…”to ensure that every bottle of wine we sell is savored and enjoyed. If your wine selection fails to meet your expectations, simply return the unused portion for a complete refund.”

This takes the risk out of buying wine and keeps me coming back. With most visits to the Wine Thief, I’ll know the type of wine I’ll looking for, but not sure exactly which bottle to buy. Other times, I’ll walk in just start asking questions and they’re happy to walk me around some of the options. I visited the Wine Thief to buy wine for a 4th of July barbecue. You can meet Robert Jordan in the video below who once again made my experience at their shop enjoyable and who recommended two wines that worked well that day.

So what’s the message in gratitude here? There are several. The most obvious is my appreciation of a nice glass of wine with dinner and to celebrate with friends. Second, we all have the choice to alleviate our fears by running towards them. Sometimes a fear originates from nothing more than a lack of understanding or knowledge. I’m grateful that I took the opportunity to learn something about wine. It eliminated the fear of entering wine shops, which I now see as fun and sometimes even an adventure. And I've met lots of people in the process. Third, people generally want to help and be of service and I found that to be true with the Wine Thief. They are leaders within this community, truly committed to their customers and I’m grateful to have them here in my back yard to provide an invaluable service to us all.

What are you grateful for?

Tuesday, July 7, 2009

Lessons From an Inchworm

Yesterday, I mentioned that one of the things that I am grateful for are my quiet mornings in the backyard. With the nice weather here, I am finding more and more that I will take the opportunity to spend time there, even with my computer to do work. Just sitting under the tree alone helps me feel more connected to nature and makes doing anything more enjoyable. But what is it about nature that inspires me? Is it the colors, the sounds, the tranquility, the beauty? Certainly all of those things come to mind and have a calming yet positive influence over me. But I’ve also come to realize it’s the abundance of energy as well. By discovering some of the organisms present, even in the backyard, I’ve concluded that the energy in nature exerts enormous influence. It’s infinite: there are birds of all kinds, squirrels, chipmunks. Bugs galore, many that I’ve just recently discovered here, including this adorable inchworm (more on the millimeter scale) that made its way down my computer screen and onto the keyboard.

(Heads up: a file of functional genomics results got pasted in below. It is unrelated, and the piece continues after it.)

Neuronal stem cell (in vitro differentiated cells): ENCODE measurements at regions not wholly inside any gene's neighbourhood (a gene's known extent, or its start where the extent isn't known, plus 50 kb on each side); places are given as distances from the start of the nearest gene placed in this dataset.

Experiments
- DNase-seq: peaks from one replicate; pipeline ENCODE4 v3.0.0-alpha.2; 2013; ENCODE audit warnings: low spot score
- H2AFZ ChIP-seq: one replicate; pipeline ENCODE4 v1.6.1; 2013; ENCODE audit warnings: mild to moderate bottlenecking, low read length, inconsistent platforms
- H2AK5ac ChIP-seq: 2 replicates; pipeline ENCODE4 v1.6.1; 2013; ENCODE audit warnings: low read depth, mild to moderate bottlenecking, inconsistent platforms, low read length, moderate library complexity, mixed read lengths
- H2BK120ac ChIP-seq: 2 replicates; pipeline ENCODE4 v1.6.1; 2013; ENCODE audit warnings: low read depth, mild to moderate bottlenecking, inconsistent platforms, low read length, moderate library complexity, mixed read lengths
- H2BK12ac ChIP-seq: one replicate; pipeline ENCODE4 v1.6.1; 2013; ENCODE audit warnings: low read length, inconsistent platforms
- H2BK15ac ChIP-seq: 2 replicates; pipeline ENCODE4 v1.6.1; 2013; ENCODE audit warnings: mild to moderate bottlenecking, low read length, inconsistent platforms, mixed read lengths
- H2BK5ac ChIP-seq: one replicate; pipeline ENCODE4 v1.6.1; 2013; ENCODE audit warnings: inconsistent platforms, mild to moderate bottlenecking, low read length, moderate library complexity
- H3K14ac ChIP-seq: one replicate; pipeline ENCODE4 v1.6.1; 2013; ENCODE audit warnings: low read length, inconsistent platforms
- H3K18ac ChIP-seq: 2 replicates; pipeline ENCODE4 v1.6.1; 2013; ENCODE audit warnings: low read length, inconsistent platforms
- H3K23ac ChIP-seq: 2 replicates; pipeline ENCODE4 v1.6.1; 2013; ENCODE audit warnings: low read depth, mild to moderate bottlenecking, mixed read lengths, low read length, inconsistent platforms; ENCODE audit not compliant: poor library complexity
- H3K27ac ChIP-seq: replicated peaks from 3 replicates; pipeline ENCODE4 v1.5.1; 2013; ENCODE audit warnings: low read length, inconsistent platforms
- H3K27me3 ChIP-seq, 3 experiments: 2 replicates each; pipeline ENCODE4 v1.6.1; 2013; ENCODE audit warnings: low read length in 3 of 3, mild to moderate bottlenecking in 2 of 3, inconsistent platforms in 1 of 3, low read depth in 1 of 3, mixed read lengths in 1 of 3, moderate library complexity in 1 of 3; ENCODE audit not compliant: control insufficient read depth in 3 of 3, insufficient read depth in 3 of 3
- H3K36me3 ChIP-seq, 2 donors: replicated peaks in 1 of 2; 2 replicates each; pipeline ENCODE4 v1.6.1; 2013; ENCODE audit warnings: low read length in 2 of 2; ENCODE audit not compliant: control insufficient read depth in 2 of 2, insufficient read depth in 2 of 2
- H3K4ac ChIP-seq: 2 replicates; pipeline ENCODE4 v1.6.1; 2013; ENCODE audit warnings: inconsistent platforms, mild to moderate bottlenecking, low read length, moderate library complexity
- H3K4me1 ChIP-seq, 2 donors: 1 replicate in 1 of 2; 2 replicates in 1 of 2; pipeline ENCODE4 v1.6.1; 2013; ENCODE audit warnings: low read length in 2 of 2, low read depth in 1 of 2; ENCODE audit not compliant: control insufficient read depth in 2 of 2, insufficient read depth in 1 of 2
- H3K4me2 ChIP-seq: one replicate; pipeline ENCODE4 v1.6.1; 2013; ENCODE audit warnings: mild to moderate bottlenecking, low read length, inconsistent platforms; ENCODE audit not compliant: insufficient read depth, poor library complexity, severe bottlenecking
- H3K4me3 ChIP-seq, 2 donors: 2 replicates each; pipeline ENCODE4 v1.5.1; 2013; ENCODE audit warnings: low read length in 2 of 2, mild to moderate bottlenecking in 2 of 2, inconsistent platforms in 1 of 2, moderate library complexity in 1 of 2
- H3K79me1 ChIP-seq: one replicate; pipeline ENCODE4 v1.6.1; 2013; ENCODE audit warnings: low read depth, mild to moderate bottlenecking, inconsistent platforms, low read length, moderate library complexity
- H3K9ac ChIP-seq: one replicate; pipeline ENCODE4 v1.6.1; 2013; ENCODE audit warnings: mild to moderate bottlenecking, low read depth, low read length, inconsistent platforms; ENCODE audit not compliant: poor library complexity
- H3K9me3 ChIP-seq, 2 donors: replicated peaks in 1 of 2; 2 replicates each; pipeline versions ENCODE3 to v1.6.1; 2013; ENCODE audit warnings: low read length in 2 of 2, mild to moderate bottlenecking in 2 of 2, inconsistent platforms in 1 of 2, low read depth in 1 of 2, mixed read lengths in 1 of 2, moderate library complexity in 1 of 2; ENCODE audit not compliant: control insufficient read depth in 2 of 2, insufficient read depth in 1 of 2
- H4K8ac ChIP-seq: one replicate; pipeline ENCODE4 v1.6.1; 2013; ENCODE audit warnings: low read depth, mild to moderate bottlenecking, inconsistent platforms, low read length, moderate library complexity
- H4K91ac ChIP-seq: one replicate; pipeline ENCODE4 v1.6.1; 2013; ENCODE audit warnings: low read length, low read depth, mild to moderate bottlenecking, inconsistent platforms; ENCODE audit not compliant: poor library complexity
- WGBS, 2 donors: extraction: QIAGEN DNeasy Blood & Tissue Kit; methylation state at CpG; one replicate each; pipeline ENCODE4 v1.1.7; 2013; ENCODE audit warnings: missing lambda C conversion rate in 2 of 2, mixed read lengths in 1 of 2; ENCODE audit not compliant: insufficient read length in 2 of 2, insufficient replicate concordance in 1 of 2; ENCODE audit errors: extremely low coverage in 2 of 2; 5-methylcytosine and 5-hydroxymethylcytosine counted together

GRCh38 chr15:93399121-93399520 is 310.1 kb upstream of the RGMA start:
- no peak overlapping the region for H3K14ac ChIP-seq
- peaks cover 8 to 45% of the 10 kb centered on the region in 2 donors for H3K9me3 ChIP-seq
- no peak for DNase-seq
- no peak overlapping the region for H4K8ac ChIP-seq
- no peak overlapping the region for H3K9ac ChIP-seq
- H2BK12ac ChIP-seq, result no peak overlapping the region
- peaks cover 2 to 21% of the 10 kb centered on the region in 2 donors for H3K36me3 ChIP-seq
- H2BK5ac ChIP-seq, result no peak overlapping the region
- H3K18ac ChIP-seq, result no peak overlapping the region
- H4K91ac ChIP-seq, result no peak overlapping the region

I was fascinated by its determination. And then there are the plants and trees and the infinite number of microorganisms found in and above the soil. In fact, in Bernard Dixon’s book, Power Unseen, How Microbes Rule the World, he says that “The powerful work of microbes in the soil is essential to the existence of life as we know it would simply not be possible without their assistance.” So, too, there is a staggering amount of activity and life happening around us that we can’t even see. All of it, though, I believe is in the form of pure, positive energy, without attitude, without baggage. With a simple purpose. Life’s only pursuit in nature is to thrive and proliferate and when we submerge ourselves in that atmosphere (with a continuous supply of fresh oxygen produced from trees and plants), we can’t help but feel energized and refreshed. It helps to clear my head to make room for new ideas and at the same time lift my spirits. Its contribution is unconditional. It never fails because it knows no other way and it is undeterred from the influences of you or me. So whenever possible, take a break from behind the four walls. Sit, read, meditate, walk or even try doing some work in nature. You’ll be grateful for the benefits.

Monday, July 6, 2009

Gratitude List

Hello, my name is Linda and I want to welcome and thank you all for visiting my blog. I'd like to focus here on the concept of gratitude and the idea that there is always something to be thankful for. I find this to be a very powerful tool that I frequently use and I hope, along the way to share with you some of the simple things that bring joy into my life as well as some of the extraordinary people and places that add beauty to the World we live in.